At the height of the Great Depression, Harlem already had a thriving African American cultural scene. The renovated theater naturally sparked a revival in Jazz and other musical genres that essentially originated from the tight-knit neighborhood. Leo Brecher and Frank Schiffman managed the venue from the middle of the 1930’s until the end of the 1970’s.

A brief closure marked a new era of the Apollo Theater in the 1980’s. Since then, the facility has been a major multimedia hub for various entertainment sectors with a focus on the local African American community. Amateur Night is perhaps the most famous aspect of the Apollo Theater.

Dating back to the club’s early days, this event has allowed countless performers the opportunities to become famous. Some legendary singers who have won the Amateur Night contest include Ella Fitzgerald, Gladys Knight and Dionne Warwick. Today, the iconic music hall still offers amateur singers the chance to impress an audience on the stage.

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Visiting the Apollo Theater

Centrally located in Harlem, the Apollo Theater is easily accessible by the NYC subway. You can take four different lines to the 125th Street station, which is located underneath the busy St. Nicholas Avenue. The subway trains that serve this underground station make multiple stops in Midtown Manhattan. Alternatively, you could ride the subway to the 125th Street Station that’s situated below Malcolm X Boulevard.

Additionally, several MTA buses stop just around the corner of this historic theater. For example, the M2 route runs along Adam Clayton Powell Jr. Boulevard. The M10 route makes frequent stops on Frederick Douglass Boulevard. Taxis and other vehicles should quickly drop off passengers near the venue’s main entrance on Dr. Martin Luther King Jr. Boulevard, which merges with W. 125th Street.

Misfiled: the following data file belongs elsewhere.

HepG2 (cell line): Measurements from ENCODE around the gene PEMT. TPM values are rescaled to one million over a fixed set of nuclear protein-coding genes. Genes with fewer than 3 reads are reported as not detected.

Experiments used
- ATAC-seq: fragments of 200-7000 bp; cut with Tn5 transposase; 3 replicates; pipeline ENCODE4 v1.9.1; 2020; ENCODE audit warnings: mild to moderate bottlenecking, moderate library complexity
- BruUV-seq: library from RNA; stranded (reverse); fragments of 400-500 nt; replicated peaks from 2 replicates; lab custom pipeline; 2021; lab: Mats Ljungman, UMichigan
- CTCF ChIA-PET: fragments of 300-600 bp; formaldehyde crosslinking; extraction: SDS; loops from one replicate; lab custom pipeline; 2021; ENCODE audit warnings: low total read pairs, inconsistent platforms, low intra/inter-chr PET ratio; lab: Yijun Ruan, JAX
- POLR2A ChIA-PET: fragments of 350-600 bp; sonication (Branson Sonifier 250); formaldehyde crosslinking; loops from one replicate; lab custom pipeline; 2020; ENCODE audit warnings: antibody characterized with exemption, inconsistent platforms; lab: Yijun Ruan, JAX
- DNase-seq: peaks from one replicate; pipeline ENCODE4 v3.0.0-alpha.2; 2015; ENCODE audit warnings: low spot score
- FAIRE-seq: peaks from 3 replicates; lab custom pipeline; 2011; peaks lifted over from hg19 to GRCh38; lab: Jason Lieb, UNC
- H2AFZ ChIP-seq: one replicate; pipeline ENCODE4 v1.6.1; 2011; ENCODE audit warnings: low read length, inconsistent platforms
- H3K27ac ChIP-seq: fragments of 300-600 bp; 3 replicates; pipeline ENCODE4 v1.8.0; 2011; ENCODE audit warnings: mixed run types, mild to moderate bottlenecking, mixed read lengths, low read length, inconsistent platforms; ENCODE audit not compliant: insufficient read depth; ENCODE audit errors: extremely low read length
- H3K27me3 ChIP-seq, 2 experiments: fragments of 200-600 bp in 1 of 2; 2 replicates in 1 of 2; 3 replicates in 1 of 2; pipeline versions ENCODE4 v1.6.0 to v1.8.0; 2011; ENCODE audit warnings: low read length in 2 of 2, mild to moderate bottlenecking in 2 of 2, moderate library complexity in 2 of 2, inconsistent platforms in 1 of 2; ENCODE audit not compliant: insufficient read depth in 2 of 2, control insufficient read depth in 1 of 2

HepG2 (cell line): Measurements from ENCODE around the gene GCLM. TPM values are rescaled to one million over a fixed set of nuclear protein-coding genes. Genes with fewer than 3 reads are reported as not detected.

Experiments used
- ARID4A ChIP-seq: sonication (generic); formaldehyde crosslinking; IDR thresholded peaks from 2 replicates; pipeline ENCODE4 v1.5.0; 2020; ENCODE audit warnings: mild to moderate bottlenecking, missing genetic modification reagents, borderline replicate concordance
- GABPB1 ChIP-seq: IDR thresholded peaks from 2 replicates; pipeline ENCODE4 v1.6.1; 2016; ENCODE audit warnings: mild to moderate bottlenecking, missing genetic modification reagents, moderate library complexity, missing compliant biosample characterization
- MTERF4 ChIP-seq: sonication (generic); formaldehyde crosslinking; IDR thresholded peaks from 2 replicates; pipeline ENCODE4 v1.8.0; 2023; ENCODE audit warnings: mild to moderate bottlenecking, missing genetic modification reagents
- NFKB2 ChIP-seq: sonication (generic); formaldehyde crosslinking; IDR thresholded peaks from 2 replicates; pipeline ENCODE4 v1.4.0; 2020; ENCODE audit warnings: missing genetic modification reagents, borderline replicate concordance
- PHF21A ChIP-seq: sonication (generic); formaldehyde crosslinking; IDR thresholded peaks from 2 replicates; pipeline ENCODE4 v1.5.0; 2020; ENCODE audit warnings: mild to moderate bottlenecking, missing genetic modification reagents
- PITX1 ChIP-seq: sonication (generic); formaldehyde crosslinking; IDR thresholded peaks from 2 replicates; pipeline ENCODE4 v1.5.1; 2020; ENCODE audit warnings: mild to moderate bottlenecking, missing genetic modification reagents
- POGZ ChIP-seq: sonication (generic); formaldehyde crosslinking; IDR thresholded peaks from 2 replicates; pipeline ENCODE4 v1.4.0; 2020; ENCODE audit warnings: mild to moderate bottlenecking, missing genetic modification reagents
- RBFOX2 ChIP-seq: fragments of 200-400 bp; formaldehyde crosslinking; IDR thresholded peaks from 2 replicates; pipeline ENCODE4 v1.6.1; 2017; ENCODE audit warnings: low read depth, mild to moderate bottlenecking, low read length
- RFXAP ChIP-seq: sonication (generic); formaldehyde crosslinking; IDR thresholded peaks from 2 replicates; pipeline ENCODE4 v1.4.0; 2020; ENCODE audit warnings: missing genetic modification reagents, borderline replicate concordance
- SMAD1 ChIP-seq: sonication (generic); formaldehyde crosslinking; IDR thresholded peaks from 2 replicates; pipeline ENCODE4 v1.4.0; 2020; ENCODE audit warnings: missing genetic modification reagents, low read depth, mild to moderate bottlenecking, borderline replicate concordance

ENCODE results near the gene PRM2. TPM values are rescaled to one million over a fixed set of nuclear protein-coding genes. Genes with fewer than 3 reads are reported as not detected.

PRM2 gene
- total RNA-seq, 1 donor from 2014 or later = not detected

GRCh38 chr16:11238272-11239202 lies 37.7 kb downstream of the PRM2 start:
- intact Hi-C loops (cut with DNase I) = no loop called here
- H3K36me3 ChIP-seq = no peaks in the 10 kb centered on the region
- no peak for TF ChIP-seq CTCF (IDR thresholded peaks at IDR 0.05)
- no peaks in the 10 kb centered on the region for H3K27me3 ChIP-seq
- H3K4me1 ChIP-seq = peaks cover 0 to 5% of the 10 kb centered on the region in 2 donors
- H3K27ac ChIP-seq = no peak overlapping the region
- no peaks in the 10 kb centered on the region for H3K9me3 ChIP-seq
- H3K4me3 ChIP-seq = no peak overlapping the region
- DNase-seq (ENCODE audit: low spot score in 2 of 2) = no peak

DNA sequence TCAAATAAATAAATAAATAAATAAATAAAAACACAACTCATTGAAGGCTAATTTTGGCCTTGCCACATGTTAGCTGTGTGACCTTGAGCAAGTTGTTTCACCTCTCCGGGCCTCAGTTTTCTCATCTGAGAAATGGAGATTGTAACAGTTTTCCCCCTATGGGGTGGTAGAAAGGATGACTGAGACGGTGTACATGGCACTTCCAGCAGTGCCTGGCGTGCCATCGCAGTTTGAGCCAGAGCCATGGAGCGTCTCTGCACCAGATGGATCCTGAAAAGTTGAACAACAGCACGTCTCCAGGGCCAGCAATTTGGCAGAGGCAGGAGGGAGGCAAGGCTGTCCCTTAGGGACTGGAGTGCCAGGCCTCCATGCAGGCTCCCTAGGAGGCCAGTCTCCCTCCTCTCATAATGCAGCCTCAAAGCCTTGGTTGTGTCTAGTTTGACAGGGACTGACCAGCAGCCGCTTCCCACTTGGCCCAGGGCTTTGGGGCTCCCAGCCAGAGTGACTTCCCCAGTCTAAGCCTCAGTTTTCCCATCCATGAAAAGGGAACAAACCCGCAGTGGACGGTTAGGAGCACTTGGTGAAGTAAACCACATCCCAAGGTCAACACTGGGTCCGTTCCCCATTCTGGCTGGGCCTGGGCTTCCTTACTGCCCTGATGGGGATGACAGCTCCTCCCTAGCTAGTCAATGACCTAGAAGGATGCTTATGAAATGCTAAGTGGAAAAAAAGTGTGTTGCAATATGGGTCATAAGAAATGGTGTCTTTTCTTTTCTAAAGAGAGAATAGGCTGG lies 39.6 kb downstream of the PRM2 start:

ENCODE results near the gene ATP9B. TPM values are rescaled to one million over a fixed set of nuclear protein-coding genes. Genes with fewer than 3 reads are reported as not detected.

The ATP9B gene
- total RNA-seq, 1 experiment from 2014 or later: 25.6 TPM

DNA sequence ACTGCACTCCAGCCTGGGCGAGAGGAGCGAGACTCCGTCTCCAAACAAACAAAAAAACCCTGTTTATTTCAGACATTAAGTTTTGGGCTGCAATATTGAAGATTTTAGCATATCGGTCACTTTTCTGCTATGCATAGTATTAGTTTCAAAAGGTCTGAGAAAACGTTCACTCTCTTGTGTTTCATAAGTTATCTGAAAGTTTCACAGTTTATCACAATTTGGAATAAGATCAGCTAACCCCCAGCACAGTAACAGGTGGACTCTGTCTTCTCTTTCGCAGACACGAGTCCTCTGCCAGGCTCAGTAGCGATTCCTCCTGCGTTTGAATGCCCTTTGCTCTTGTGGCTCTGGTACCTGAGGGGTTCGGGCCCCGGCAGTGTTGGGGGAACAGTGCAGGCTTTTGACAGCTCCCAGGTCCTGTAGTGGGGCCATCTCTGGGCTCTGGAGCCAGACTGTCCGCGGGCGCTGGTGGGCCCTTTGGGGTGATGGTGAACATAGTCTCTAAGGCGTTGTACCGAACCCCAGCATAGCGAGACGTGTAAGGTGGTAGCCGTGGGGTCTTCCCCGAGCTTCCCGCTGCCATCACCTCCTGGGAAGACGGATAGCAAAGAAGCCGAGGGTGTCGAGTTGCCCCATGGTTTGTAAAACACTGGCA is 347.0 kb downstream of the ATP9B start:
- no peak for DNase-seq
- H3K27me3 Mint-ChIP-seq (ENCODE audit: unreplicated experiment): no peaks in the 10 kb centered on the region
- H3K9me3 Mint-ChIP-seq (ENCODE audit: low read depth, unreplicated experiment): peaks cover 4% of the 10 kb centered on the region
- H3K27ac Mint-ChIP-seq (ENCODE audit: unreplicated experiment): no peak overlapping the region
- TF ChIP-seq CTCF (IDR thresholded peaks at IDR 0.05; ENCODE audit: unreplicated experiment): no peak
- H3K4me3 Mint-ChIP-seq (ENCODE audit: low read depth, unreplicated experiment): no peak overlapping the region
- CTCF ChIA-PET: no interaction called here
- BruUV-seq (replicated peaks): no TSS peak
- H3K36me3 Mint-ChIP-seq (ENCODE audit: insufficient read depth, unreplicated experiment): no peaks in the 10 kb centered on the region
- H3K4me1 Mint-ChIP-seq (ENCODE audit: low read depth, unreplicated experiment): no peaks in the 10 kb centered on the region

Click to visit the Apollo Theater official website.

Note: This information can change without notice. Confirm all details directly with the company in question.

Historic Sugar Hill | Take a Walk Through this Distinguished NY Neighborhood

by Denise Marie

This historic Harlem neighborhood inspired the names of the rap record label Sugar Hill Records and the rap group The Sugarhill Gang, famous for their hit “Rapper’s Delight”. The community got its name in the 1920’s when it became a popular place to live for wealthy African Americans who were enjoying “the sweet life.” Sugar Hill was designated a historic district in 2002.

A Sweet Place to Live

Located in the northern part of Harlem’s Hamilton Heights, Sugar Hill looks out on the valley of Harlem. Residents enjoy lovely views that stretch past the Harlem River. During the Harlem Renaissance, notable figures made the stately neighborhood their home including Thurgood Marshall, the first African American Supreme Court Justice and politician Adam Clayton Powell Jr., the first African American elected to Congress.

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Stately Homes

Visitors taking a walking tour of the neighborhood will experience the grand early 20th century architecture of the Sugar Hill brownstones. Designed in the Classical Revival style by architects such as Henri Fouchaux and George Frederick Pelham, the homes feature detailed facades and large living spaces. While the Sugar Hill residences are distinguished by distinct details they also all have a continuous style that links the neighborhood together.

Visiting Sugar Hill in New York City

Sugar Hill is bordered to the north by 155th Street and to the south by 145th Street. Edgecombe Avenue borders the east and Amsterdam Avenue the west.

Click to visit Sugar Hill official website.

Note: This information can change without notice. Confirm all details directly with the company in question.